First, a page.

LOS ANGELES -- We eat there, buy our
clothes there and some people suspect teenagers may actually live there. So
perhaps it was just a matter of time until funeral
homes began moving into the local shopping mall.
Over the past two years, Forest Lawn
has been quietly putting movable kiosks in several of the malls that dot Southern California's suburbs.
The move, by one of the funeral industry's best known operators,
expands on a marketing innovation that appears to have begun at the dawn of the
decade when a company called Til We Meet Again began opening casket stores
around the country.
"We try to reach our audience
where they are at and the mall is a
great way to do that," said Ben Sussman, spokesman for Forest Lawn, whose
cemeteries count among their permanent residents such notables as Walt Disney,
Elizabeth Taylor and Michael Jackson.
"And it's also, perhaps, a way to
reach people who might be a little leery about coming directly into one of our
parks," Sussman said.
As to why folks would be leery about
that, industry officials acknowledge the answer is obvious: Who really wants to
enter a funeral home even one day
before they have to?
planning is something everybody knows they must do, but at the same time it's
something nobody wants to do," said Robert Fells, executive director of
the International Cemetery, Cremation and Funeral
"Nobody gets up on a Saturday
morning and says, 'Gee, it's a nice day. I wonder if I can go out and get
myself a burial plot,'" Fells said.
But if they're strolling past a funeral outlet at the mall, where they're surrounded by happy,
lively people and maybe clutching a bag of Mrs. Field's cookies, the thought is
that they'll feel differently.
"When they're going to the mall, people are not going out of need,"
said Nathan Smith, co-founder and CEO of Til We Meet Again, which has outlets
in malls in Arizona, Louisiana,
Kansas, Indiana and Texas.
So if they do happen to see a place
peddling coffins or urns while they're pricing T-shirts and hoodies, Smith
said, it will look far less intimidating.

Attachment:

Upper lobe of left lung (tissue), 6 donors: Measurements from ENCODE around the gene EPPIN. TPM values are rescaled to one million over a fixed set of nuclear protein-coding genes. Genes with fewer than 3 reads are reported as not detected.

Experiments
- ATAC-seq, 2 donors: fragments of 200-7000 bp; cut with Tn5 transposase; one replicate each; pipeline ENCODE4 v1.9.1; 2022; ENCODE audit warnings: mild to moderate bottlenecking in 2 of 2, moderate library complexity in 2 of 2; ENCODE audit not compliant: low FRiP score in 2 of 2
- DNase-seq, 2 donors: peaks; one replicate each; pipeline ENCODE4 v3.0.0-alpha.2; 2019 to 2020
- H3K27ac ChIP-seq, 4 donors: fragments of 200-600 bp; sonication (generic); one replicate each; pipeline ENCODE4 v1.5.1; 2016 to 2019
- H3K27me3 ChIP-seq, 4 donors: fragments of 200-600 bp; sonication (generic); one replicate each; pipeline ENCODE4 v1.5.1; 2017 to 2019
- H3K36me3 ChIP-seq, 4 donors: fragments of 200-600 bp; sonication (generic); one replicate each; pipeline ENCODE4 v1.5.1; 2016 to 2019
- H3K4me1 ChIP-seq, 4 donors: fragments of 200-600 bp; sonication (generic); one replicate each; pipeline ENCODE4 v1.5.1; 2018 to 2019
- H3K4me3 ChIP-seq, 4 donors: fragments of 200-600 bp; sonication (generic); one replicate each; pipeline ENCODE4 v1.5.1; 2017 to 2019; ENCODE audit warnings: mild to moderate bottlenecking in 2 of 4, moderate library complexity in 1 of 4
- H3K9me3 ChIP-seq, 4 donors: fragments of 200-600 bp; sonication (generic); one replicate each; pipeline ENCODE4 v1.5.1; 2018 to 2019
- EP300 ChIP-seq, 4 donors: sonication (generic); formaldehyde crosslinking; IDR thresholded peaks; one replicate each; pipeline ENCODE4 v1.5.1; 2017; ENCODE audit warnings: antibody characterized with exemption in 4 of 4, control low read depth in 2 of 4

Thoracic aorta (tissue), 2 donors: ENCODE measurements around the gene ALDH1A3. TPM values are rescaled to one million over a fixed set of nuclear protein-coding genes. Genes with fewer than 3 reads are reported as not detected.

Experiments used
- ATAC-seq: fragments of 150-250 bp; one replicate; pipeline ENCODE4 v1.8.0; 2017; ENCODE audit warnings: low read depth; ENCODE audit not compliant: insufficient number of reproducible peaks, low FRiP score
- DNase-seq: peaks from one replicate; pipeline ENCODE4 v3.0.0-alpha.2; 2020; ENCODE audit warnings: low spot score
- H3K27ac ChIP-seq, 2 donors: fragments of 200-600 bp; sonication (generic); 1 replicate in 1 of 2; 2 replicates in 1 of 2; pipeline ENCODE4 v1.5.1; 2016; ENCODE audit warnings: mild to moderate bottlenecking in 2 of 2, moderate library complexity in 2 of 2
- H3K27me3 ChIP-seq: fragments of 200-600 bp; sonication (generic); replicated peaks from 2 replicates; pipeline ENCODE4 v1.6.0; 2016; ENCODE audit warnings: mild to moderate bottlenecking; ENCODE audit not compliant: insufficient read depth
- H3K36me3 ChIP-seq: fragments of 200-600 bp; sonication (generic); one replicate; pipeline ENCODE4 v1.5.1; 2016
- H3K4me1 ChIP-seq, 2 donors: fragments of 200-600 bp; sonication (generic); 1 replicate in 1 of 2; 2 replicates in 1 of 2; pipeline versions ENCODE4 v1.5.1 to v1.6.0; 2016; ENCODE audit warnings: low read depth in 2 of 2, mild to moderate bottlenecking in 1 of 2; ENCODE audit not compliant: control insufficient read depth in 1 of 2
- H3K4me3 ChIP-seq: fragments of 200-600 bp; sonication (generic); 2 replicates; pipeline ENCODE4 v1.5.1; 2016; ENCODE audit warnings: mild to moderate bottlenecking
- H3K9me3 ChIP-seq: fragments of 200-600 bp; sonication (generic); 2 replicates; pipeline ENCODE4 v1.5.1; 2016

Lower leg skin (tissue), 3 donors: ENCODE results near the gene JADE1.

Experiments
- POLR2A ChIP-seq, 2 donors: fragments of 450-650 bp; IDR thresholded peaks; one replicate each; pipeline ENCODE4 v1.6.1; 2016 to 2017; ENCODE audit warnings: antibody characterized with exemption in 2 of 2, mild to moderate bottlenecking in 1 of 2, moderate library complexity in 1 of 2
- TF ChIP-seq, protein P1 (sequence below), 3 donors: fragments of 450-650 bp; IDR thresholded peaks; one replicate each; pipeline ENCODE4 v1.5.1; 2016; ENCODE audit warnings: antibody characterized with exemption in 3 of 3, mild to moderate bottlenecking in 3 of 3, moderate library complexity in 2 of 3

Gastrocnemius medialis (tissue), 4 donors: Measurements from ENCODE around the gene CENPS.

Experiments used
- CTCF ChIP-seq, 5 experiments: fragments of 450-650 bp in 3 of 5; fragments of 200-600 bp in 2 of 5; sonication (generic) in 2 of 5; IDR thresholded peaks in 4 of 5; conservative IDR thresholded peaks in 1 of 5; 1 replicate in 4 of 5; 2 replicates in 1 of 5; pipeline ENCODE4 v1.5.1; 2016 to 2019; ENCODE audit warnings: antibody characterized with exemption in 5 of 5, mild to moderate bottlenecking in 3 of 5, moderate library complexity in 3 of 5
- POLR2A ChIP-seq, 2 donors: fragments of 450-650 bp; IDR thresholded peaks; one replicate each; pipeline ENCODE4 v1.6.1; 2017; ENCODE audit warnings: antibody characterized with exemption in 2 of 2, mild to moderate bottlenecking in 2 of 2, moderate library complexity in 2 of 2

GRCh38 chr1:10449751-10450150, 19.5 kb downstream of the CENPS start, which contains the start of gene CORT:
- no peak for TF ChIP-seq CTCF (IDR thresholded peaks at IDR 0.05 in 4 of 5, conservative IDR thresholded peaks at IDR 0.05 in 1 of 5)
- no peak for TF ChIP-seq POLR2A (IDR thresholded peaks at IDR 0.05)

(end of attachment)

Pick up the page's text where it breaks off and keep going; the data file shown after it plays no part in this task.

Forest Lawn's effort began modestly,
with just one kiosk (one of those movable things that usually sell stuff like
calendars or ties) in a mall in the
Los Angeles suburb of Eagle Rock.
When no one was creeped out, the
program expanded to about a half-dozen malls.
Now Forest Lawn periodically shuffles them from one mall
to another to reach the largest audience.
Unlike the people at other such stations,
who can seem like carnival barkers as they walk right up to you and hawk
discount calling plans or free yogurt samples, Forest Lawn's operators are more
At the entrance to a Macy's department
in the LA suburb of Arcadia last year, operators were quick to smile and hand
out brochures when approached. But they kept their distance until people came
It was the same at a mall in Glendale last week, where people
stopped to examine cremation urns ranging from one with a subdued design of
leaves to another that brightly featured the logo for the Los Angeles Dodgers
Also on display was a recruiting
poster for potential future Forest Lawn employees, complete with a picture of
the great Dodgers pitcher Fernando Valenzuela, who urged them to consider
"joining a winning team."
Still, not everyone is thrilled with
the idea. "You're in a shopping mall
and you're walking along and there's a funeral
place?" retired high-school teacher Stan Slome said incredulously.
"That sounds too deadly."
After thinking it over, however, he
acknowledged it's something that could catch on.
At age 86, Slome said, he gets his
share of mail from funeral operators
inviting him to seminars at local restaurants, where he can have a meal on them
while he hears a pitch on why he should use their services when he exits this
He doesn't care for that either, he
said, but he figures somebody is attending those seminars.
If the mall
effort catches on, said Jessica Koth of the National Funeral Directors Association, credit the aging Baby Boom
generation at least in part. Historically, people have not wanted to talk, or
even think, about their demise.
But Baby Boomers, the oldest of whom
are pushing 70, are different. Many are beginning to press for so-called green funerals that don't require the use of coffins
or burial vaults, Koth said. Others want custom-made coffins or urns that say
something about who they were.
That often means something that
represents a favorite car or sports team, said Smith of Til We Meet Again. He
pointed out he even got a request once for a coffin built to resemble a
portable toilet - from a guy whose company made portable toilets.
With that mindset, could going to the mall and planning the whole deal just steps
away from the Merry-Go-Round really be that unusual?